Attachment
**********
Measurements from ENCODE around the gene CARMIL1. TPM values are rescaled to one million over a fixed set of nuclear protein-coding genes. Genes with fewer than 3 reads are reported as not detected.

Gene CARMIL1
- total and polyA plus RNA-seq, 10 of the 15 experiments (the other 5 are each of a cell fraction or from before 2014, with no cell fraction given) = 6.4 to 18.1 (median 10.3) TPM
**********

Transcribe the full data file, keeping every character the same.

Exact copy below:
Measurements from ENCODE around the gene CARMIL1. TPM values are rescaled to one million over a fixed set of nuclear protein-coding genes. Genes with fewer than 3 reads are reported as not detected.

Gene CARMIL1
- total and polyA plus RNA-seq, 10 of the 15 experiments (the other 5 are each of a cell fraction or from before 2014, with no cell fraction given) = 6.4 to 18.1 (median 10.3) TPM